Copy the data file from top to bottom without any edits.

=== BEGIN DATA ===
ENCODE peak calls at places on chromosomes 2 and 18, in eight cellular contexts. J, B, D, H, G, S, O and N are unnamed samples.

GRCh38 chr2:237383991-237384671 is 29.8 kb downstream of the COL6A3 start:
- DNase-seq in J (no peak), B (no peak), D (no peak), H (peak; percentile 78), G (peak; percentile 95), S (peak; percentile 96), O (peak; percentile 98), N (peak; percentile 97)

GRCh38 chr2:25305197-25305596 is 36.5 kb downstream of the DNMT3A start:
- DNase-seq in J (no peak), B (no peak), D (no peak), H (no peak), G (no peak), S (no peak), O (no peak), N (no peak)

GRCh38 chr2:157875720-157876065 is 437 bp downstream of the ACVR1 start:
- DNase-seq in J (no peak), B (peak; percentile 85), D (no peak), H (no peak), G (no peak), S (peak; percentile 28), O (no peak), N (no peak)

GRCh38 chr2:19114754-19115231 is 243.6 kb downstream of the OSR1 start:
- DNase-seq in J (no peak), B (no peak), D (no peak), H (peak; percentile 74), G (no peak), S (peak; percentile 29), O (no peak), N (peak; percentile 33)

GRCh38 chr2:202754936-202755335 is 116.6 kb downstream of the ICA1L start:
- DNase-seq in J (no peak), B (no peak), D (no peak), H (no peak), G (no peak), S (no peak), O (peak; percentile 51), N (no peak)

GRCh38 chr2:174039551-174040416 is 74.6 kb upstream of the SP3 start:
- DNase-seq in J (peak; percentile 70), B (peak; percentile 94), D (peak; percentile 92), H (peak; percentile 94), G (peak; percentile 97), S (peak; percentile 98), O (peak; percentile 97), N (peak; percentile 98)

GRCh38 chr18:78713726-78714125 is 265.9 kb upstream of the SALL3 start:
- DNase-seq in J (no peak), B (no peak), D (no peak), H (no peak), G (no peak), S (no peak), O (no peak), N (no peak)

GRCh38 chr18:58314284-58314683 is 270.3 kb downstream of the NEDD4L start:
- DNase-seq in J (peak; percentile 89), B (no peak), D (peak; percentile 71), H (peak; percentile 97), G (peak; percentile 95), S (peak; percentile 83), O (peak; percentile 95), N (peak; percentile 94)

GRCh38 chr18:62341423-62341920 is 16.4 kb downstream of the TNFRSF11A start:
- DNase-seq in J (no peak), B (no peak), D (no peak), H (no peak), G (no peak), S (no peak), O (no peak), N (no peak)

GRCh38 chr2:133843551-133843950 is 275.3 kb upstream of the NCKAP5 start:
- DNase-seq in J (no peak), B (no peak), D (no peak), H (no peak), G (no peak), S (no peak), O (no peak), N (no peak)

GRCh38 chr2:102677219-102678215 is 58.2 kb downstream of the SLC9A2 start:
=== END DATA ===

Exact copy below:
ENCODE peak calls at places on chromosomes 2 and 18, in eight cellular contexts. J, B, D, H, G, S, O and N are unnamed samples.

GRCh38 chr2:237383991-237384671 is 29.8 kb downstream of the COL6A3 start:
- DNase-seq in J (no peak), B (no peak), D (no peak), H (peak; percentile 78), G (peak; percentile 95), S (peak; percentile 96), O (peak; percentile 98), N (peak; percentile 97)

GRCh38 chr2:25305197-25305596 is 36.5 kb downstream of the DNMT3A start:
- DNase-seq in J (no peak), B (no peak), D (no peak), H (no peak), G (no peak), S (no peak), O (no peak), N (no peak)

GRCh38 chr2:157875720-157876065 is 437 bp downstream of the ACVR1 start:
- DNase-seq in J (no peak), B (peak; percentile 85), D (no peak), H (no peak), G (no peak), S (peak; percentile 28), O (no peak), N (no peak)

GRCh38 chr2:19114754-19115231 is 243.6 kb downstream of the OSR1 start:
- DNase-seq in J (no peak), B (no peak), D (no peak), H (peak; percentile 74), G (no peak), S (peak; percentile 29), O (no peak), N (peak; percentile 33)

GRCh38 chr2:202754936-202755335 is 116.6 kb downstream of the ICA1L start:
- DNase-seq in J (no peak), B (no peak), D (no peak), H (no peak), G (no peak), S (no peak), O (peak; percentile 51), N (no peak)

GRCh38 chr2:174039551-174040416 is 74.6 kb upstream of the SP3 start:
- DNase-seq in J (peak; percentile 70), B (peak; percentile 94), D (peak; percentile 92), H (peak; percentile 94), G (peak; percentile 97), S (peak; percentile 98), O (peak; percentile 97), N (peak; percentile 98)

GRCh38 chr18:78713726-78714125 is 265.9 kb upstream of the SALL3 start:
- DNase-seq in J (no peak), B (no peak), D (no peak), H (no peak), G (no peak), S (no peak), O (no peak), N (no peak)

GRCh38 chr18:58314284-58314683 is 270.3 kb downstream of the NEDD4L start:
- DNase-seq in J (peak; percentile 89), B (no peak), D (peak; percentile 71), H (peak; percentile 97), G (peak; percentile 95), S (peak; percentile 83), O (peak; percentile 95), N (peak; percentile 94)

GRCh38 chr18:62341423-62341920 is 16.4 kb downstream of the TNFRSF11A start:
- DNase-seq in J (no peak), B (no peak), D (no peak), H (no peak), G (no peak), S (no peak), O (no peak), N (no peak)

GRCh38 chr2:133843551-133843950 is 275.3 kb upstream of the NCKAP5 start:
- DNase-seq in J (no peak), B (no peak), D (no peak), H (no peak), G (no peak), S (no peak), O (no peak), N (no peak)

GRCh38 chr2:102677219-102678215 is 58.2 kb downstream of the SLC9A2 start: